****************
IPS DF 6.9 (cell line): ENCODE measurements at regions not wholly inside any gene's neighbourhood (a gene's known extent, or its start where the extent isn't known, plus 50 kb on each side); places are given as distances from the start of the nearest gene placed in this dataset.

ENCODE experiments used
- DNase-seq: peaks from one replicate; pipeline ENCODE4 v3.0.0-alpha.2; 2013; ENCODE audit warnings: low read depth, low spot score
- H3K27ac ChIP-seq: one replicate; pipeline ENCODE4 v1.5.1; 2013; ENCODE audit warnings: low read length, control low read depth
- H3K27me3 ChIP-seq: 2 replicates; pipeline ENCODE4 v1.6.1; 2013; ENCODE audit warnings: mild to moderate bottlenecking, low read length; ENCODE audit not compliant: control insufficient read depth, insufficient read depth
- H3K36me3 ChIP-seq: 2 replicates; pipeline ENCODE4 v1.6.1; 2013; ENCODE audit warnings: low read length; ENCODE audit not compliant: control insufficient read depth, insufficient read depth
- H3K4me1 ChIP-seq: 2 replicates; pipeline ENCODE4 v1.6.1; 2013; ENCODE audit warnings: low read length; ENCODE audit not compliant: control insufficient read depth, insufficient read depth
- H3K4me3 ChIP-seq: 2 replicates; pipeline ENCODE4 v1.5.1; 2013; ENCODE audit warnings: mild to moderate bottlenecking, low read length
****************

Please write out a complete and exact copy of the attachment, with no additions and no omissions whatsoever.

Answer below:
IPS DF 6.9 (cell line): ENCODE measurements at regions not wholly inside any gene's neighbourhood (a gene's known extent, or its start where the extent isn't known, plus 50 kb on each side); places are given as distances from the start of the nearest gene placed in this dataset.

ENCODE experiments used
- DNase-seq: peaks from one replicate; pipeline ENCODE4 v3.0.0-alpha.2; 2013; ENCODE audit warnings: low read depth, low spot score
- H3K27ac ChIP-seq: one replicate; pipeline ENCODE4 v1.5.1; 2013; ENCODE audit warnings: low read length, control low read depth
- H3K27me3 ChIP-seq: 2 replicates; pipeline ENCODE4 v1.6.1; 2013; ENCODE audit warnings: mild to moderate bottlenecking, low read length; ENCODE audit not compliant: control insufficient read depth, insufficient read depth
- H3K36me3 ChIP-seq: 2 replicates; pipeline ENCODE4 v1.6.1; 2013; ENCODE audit warnings: low read length; ENCODE audit not compliant: control insufficient read depth, insufficient read depth
- H3K4me1 ChIP-seq: 2 replicates; pipeline ENCODE4 v1.6.1; 2013; ENCODE audit warnings: low read length; ENCODE audit not compliant: control insufficient read depth, insufficient read depth
- H3K4me3 ChIP-seq: 2 replicates; pipeline ENCODE4 v1.5.1; 2013; ENCODE audit warnings: mild to moderate bottlenecking, low read length